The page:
Checkout Lane column about lawn sprinkler systems.
If you're still watering your lawn manually, you could be wasting water and money, according to Dan McCarthy, co-owner of Whitey & Mac's Landscaping Co. in Easton.
''The luxury of a sprinkler system is it's all measured and timed,'' McCarthy said. ''So somebody who puts a sprinkler out and watches the ball game and realizes, when the game's over, it's been on the whole time, is going to benefit.''
But before you start hunting for a contractor, it's best to do your research, said Erik Vaisey, owner of Vaisey Irrigation Inc. in Marshfield.
Vaisey recommends going with a certified member of the Irrigation Association, a national organization that trains, certifies and represents irrigation contractors. He said you should also make sure that the contractor you choose is insured.
''A lot of people don't know that if a company doesn't have insurance and somebody gets hurt on your property, you're liable,'' Vaisey said.
McCarthy said it is important to check where you get your water -- the town or a well -- and what kind of regulations exist.
For example, McCarthy said those connecting to their town water supply need to choose a contractor that can provide a licensed plumber to install a backflow preventer, a device used to keep yard run-off from contaminating groundwater.
McCarthy said sprinkler systems typically average $2,500 to $5,000 for 25 to 40 sprinkler heads.
Vaisey said price depends not only on the size of the yard but also whether there is existing landscaping or whether you're starting from scratch -- the latter being less expensive than the former.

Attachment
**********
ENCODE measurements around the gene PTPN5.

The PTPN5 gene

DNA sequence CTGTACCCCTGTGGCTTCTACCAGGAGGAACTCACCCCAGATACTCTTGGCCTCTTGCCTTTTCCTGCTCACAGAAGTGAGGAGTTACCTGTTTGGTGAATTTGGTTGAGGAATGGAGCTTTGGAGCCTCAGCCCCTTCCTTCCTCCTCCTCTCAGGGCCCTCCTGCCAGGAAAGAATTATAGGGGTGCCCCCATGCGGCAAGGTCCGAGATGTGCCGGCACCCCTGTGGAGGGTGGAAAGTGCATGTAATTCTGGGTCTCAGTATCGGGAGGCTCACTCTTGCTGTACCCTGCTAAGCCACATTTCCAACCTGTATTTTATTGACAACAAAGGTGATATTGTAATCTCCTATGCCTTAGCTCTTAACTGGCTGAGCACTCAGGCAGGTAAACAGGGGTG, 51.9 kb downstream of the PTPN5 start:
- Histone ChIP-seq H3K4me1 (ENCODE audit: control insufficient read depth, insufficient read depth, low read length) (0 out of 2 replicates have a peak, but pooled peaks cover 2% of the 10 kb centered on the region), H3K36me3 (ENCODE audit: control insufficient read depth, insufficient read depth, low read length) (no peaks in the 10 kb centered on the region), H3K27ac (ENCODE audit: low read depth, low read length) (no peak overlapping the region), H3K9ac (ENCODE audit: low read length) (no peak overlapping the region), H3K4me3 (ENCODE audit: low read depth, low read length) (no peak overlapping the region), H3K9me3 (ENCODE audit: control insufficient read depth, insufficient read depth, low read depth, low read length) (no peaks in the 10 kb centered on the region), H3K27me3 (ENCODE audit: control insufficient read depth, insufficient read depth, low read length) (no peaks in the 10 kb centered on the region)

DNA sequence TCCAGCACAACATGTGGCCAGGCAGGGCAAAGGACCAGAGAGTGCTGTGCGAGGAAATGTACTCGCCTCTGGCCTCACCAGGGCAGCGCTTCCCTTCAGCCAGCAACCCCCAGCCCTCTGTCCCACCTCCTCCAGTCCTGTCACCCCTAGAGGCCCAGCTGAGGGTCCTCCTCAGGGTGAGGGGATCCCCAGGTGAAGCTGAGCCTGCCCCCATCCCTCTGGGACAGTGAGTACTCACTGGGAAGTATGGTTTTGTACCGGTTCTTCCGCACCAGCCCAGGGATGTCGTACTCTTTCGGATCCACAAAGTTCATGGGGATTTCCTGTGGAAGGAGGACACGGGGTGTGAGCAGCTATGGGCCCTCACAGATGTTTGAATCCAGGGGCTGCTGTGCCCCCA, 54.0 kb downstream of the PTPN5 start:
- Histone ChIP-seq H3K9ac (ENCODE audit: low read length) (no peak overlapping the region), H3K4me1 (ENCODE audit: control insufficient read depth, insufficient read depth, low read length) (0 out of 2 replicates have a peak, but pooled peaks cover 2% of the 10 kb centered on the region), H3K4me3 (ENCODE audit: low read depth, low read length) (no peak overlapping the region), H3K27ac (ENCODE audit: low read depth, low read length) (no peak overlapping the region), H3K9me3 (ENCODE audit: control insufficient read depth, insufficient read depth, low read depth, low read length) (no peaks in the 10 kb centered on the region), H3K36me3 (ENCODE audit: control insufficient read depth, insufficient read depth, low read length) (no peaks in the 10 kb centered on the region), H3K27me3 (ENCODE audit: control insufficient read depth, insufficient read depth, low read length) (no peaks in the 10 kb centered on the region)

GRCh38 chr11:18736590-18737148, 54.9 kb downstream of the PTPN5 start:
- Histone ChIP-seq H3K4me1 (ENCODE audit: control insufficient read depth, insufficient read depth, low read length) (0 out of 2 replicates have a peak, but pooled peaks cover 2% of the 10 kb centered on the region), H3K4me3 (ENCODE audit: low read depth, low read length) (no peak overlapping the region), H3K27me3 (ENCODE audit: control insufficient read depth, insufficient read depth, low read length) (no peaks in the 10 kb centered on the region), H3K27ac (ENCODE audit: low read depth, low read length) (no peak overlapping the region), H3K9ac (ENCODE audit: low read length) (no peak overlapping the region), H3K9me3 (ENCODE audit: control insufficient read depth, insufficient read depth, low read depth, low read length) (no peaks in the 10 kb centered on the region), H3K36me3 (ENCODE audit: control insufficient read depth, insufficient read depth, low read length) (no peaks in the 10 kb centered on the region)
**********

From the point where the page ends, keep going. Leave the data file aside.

According to Vaisey, different parts of a yard should be fitted with different sprinkler heads to make sure water isn't being wasted. He said shrubbery requires a different head than turf, for example.
Todd White, co-owner of Whitey & Mac's Landscaping Co., said it's also important to make sure your system has 100 percent coverage of the area you want watered. To do so, White says that the stream from each head should touch.
He also recommends spending the additional $150 for a rain sensor.
''It will cost a little more, but it will save a lot on water,'' White said.
The following are tips for planting at this time of year:
Potted plants: Summer is a fine time to plant potted plants as long as you keep them well-watered. If the soil is sandy, you might want to include some kind of composted material to increase the likelihood of success.
Know your plants: Make sure you're locating your plants in places where they can thrive. For example, rhododendrons grow best in the shade, while black-eyed Susans do well in full sun.
Wait until later in the year to move plants that are already in the ground: Transplanting is only marginally successful at this time of year because of the heat. If you must do so, make sure your plant has a large root ball and plenty of water. But it's best to wait until the fall.
The Patriot Ledger of Quincy, Mass.
Source: Anne Crothers of Manhasset Gardens, a landscaping business in Kingston.
A.J. Bauer may be reached at email@example.com.